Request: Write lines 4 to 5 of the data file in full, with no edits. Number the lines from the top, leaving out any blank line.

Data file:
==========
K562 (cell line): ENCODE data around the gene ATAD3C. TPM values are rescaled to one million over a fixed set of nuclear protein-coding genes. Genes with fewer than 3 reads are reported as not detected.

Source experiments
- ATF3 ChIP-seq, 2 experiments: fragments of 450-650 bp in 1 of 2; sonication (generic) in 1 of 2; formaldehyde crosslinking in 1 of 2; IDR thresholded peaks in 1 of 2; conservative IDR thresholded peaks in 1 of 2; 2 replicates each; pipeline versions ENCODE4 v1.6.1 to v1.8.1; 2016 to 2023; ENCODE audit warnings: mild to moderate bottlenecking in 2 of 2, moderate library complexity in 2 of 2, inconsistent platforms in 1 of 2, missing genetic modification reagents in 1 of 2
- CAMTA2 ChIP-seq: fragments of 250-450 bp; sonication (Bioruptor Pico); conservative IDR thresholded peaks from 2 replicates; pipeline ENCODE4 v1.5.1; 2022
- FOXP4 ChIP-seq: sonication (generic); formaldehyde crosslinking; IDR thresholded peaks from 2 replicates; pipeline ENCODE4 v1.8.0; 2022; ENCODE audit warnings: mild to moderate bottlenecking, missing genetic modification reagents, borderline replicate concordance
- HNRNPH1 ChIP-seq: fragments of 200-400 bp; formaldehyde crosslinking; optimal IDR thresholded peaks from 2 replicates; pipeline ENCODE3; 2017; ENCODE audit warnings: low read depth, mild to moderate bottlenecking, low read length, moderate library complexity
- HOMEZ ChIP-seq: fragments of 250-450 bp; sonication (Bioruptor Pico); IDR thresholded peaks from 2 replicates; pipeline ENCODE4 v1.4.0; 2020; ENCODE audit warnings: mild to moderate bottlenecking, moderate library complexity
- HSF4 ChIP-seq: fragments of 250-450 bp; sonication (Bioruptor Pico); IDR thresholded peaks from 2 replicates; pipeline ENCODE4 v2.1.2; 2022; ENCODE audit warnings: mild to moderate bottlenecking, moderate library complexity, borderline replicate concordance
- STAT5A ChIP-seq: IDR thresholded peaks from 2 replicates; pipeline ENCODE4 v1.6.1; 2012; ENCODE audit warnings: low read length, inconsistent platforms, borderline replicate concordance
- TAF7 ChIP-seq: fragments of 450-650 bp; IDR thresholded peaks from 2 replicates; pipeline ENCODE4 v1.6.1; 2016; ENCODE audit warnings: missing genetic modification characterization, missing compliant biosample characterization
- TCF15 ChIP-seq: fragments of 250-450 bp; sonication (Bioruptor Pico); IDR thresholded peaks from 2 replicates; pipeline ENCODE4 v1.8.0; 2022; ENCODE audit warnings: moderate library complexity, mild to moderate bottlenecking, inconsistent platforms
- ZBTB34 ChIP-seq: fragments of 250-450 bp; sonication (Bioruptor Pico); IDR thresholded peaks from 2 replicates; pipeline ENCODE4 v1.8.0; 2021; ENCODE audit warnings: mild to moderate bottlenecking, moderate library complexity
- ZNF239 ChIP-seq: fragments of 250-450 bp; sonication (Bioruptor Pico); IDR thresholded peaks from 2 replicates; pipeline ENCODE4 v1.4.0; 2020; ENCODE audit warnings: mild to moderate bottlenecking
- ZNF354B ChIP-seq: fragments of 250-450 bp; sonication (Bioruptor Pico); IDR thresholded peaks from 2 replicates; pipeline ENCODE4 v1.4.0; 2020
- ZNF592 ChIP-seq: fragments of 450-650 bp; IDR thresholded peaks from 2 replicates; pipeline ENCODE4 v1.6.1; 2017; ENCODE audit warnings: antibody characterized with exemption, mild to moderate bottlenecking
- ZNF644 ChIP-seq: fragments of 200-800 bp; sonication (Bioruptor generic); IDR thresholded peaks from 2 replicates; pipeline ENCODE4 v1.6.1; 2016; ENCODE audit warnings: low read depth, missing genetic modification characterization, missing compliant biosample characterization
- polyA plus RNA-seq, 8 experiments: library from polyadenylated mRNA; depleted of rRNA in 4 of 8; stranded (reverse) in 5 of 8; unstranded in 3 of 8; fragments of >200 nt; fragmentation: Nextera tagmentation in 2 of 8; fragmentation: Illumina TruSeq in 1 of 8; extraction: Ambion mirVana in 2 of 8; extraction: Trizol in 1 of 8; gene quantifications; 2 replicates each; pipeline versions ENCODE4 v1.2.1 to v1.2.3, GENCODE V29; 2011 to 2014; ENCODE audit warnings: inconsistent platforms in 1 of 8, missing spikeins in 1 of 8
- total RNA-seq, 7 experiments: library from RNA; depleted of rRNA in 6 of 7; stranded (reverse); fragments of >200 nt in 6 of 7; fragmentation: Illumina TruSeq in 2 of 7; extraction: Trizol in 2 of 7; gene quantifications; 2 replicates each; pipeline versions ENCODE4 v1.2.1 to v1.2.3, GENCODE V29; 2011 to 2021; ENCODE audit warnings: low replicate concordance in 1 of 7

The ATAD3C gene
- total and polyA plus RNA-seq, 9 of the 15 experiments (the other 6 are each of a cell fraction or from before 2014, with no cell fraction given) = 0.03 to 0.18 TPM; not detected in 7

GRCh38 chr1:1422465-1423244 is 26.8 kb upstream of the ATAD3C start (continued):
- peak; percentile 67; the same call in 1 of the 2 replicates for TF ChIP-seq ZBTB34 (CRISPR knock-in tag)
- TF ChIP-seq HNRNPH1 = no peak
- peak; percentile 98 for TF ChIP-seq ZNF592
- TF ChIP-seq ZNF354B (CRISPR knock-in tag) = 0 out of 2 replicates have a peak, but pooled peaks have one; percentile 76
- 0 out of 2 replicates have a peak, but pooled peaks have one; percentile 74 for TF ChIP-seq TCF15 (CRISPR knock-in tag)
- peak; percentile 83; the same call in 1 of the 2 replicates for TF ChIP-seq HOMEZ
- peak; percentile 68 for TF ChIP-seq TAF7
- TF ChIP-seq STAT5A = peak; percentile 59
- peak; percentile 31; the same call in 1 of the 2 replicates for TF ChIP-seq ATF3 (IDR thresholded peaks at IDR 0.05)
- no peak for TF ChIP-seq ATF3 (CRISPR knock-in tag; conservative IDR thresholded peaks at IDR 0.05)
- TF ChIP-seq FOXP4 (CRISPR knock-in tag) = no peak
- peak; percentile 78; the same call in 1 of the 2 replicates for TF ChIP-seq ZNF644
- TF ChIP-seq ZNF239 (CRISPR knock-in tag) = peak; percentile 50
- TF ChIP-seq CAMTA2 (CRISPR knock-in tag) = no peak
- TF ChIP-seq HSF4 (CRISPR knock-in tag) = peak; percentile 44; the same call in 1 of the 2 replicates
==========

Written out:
- CAMTA2 ChIP-seq: fragments of 250-450 bp; sonication (Bioruptor Pico); conservative IDR thresholded peaks from 2 replicates; pipeline ENCODE4 v1.5.1; 2022
- FOXP4 ChIP-seq: sonication (generic); formaldehyde crosslinking; IDR thresholded peaks from 2 replicates; pipeline ENCODE4 v1.8.0; 2022; ENCODE audit warnings: mild to moderate bottlenecking, missing genetic modification reagents, borderline replicate concordance